The record I’ve been waiting for

In 1978 I heard the record that made me hungry: An American Prayer, the posthumous release of some of Jim Morrison’s poems with sound collage and musical backing by the surviving members of the Doors. Some people hate it. Some love it. To me it doesn’t matter if it was good or bad: the important fact is that it changed my expectations of what can and should be done with poetry.

Since then it’s been pretty bleak. You ever see those nature films with the animals wandering the Serengeti with nothing to eat or drink, yet they must keep moving or they’ll die: that’s how I feel about recordings of poetry and music. There have been sporadic recordings throughout the years by artists who don’t feel the need do whole albums or multiple albums of poetry (for instance, Hawkwind and Laurie Anderson might come to mind).

And of course there’s Brian Eno and Rick Holland’s collaboration Drums Between the Bells.

While checking out what was going on in the world of Istvan Peter B’Racz, probably looking for something of his to listen to, I noticed he was following someone called Farewell Poetry. Of course I had to find who or what they are.

Of course I had to buy the CD/DVD once I heard “As True as Troilus”.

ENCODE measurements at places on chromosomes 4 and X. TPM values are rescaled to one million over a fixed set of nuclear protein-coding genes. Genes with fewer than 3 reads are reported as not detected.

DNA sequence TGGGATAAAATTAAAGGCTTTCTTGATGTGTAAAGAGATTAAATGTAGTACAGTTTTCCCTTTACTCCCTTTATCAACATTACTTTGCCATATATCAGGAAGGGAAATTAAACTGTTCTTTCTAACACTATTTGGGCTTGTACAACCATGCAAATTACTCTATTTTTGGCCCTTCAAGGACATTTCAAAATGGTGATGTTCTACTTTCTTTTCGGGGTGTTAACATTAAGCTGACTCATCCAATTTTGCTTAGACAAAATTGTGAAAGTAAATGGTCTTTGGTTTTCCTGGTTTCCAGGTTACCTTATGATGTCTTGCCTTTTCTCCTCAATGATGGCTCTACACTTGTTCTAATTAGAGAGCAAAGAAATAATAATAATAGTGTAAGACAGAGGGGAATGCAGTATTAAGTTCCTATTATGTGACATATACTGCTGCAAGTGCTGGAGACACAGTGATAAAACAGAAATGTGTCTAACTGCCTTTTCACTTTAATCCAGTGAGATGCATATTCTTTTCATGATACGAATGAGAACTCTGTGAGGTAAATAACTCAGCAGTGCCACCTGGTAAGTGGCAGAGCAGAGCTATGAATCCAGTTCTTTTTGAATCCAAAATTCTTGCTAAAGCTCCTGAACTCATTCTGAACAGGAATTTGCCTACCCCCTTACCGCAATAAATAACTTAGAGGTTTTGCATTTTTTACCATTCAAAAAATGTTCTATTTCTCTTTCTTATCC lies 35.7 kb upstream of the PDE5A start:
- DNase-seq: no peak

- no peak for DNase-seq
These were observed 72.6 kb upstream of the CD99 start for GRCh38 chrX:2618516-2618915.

Listen while you read on:

September, 2011 Gizeh Records released Hoping for the Invisible to Ignite by Farewell Poetry. This is the record that has given me hope. (I think Drums Between the Bells will make more waves and influence more people, both artists and consumers, leading to more recordings of music and poetry combined—which gives me hope that there’s a future for the genre.) This is the record I’ve been waiting for almost 35 years, and because of this I have hope that beautiful records of a sort I long to hear will still be made.

I’m won over by Jayne Amara Ross’ poetry and voice (Ross is also a filmmaker and the second disc is video). I’m won over by painfully beautiful music, a mixture of sweetness and noise building to multiple crescendos and final collapse.…I feel totally inadequate to describe anything about these recordings: just listen to them. That’s all I want you to do: listen to these recordings. I can’t get my fill.


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